I'm working on a project this summer with an excellent student name Barbara. We are getting some real results that I expect to post about soon. However, this first post on the project is just a silly spin off: our entry for the Flashing Light Prize 2017:
We had characterized a number of different neon glow lamps by measuring the voltage V across them as a function of the current I pushed through them. All glow discharges, including the ubiquitous neon glow lamps, have an interesting V(I) graph with a region known as the subnormal regime where the differential resistance is negative: dV/dI < 0. With the operating point in the subnormal regime a glow discharge can be used in a Pearson-Anson oscillator (I show a print out of that Wikipedia page in the video). We had a breadboard with a working oscillator circuit when I heard about the geeky fun known as the Flashing Light Prize and I thought we could spend an afternoon to modify the oscillator circuit to make an incandescent bulb blink. Here's what I came up with:
The circuit does work and is the one used for our entry. However, we first had to go through a frustrating number of different glow discharges, transformers and incandescent bulbs. In the video I mention the severe current limitation imposed by keeping the operating point in the subnormal glow regime and how poor a fit that is for an incandescent bulb. I forgot to mention how hard it is to make a transformer perform acceptably at a frequency of one Hertz, which makes the inductive reactance awfully small.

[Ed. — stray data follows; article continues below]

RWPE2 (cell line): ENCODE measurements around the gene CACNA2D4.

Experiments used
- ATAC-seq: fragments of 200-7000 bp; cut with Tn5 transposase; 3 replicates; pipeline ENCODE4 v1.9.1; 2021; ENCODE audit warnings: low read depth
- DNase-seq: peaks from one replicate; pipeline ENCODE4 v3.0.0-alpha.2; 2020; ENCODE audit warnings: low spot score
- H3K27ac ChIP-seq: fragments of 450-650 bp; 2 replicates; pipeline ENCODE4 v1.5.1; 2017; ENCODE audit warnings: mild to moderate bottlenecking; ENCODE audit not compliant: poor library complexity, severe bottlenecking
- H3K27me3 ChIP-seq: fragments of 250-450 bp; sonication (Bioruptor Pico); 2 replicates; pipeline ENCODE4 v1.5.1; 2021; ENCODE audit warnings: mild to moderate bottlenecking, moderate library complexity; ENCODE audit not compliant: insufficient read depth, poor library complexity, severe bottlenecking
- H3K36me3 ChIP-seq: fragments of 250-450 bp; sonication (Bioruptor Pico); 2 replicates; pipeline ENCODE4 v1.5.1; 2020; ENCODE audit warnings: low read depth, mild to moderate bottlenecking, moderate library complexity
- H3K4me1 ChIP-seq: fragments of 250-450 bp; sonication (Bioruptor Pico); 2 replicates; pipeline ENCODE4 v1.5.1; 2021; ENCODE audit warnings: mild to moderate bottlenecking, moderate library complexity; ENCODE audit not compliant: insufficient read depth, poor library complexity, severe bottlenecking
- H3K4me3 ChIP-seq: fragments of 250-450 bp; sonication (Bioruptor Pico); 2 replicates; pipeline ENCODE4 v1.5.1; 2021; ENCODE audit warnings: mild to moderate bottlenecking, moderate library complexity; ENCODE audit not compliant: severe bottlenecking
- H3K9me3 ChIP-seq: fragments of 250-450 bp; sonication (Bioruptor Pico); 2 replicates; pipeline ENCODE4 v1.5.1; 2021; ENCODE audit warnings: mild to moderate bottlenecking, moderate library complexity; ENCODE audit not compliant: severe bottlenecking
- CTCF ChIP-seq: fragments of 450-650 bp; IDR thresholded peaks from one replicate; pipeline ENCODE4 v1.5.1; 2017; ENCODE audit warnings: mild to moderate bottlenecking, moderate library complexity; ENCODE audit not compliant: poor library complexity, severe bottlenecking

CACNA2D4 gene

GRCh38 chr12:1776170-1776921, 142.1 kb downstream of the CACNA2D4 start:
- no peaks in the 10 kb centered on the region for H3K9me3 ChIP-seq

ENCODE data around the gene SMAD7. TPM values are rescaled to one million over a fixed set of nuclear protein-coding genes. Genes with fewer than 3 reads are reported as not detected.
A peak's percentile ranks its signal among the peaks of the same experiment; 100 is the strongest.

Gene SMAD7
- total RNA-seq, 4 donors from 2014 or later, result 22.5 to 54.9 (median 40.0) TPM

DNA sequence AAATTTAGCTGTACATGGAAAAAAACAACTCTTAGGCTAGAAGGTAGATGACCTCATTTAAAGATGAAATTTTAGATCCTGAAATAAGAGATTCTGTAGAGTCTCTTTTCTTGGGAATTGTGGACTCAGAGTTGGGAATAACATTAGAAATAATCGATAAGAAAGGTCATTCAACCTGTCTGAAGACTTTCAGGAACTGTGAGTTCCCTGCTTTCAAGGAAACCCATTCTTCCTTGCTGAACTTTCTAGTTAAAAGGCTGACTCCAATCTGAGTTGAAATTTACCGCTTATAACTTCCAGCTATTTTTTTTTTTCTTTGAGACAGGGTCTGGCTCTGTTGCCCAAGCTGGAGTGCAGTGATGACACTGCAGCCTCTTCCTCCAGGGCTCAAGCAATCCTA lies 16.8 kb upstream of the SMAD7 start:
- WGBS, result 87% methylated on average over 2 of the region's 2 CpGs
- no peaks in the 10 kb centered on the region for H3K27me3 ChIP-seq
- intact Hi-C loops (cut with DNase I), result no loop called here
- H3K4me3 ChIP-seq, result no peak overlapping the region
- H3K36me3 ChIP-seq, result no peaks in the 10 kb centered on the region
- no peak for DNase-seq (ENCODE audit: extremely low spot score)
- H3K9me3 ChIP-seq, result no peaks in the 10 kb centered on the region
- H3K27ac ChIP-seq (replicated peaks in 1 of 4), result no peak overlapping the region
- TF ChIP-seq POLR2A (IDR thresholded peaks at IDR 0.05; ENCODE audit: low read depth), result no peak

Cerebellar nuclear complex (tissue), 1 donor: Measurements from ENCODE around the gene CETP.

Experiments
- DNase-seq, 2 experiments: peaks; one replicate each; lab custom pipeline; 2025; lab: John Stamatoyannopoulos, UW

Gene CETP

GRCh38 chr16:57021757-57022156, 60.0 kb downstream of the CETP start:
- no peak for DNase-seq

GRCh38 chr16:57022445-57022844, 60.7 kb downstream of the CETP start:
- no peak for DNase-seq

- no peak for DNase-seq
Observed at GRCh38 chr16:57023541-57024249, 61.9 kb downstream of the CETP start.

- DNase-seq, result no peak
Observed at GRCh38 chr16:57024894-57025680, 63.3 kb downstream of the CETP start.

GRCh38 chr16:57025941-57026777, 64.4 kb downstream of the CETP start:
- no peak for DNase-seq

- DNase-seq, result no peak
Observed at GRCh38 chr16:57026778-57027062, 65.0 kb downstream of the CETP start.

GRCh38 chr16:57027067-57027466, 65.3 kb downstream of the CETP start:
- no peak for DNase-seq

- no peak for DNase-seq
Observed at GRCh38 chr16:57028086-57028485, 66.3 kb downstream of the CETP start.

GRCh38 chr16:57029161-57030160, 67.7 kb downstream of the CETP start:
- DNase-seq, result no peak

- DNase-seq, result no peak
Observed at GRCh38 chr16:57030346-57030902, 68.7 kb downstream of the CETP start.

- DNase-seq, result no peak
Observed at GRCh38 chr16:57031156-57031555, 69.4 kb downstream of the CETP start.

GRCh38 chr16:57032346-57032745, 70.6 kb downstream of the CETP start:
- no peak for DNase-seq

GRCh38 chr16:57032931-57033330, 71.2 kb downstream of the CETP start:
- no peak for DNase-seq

The resistor R1 is a 720 kOhm one, rated at 2 W, in series with a smaller high-power resistor (inside the glass jar in the video). We think the latter is a couple of hundred kOhms. The capacitor is one microFarad, rated at 1500 V. The glow discharge is a discharge tube with adjustable pressure and distance between the electrodes. The working gas is air and we pumped the pressure down to about 400 mTorr. The final adjustment we made was to increase the electrode distance to move out on the right side of the Paschen minimum to increase the breakdown voltage from about 400 V to 700 V. The transformer is just a power transformer with about 30:1 turn ratio. Finding a small enough incandescent bulb was also hard until we found a parts number in a comment on one of the other entries. It's supposed to operate at 1.5 V and 15 mA, but we could not get the secondary current that high, but apparently we got close enough! Search for "grain of wheat light bulb" on AliExpress or similar site. I found a bag of 50 for $20.
More work than expected to finally get steady and reliable blinking, but it was a sight to behold! The video does not do the colors justice. The discharge tube glow was a beautiful blueish purple and the incandescent bulb a yellowish orange.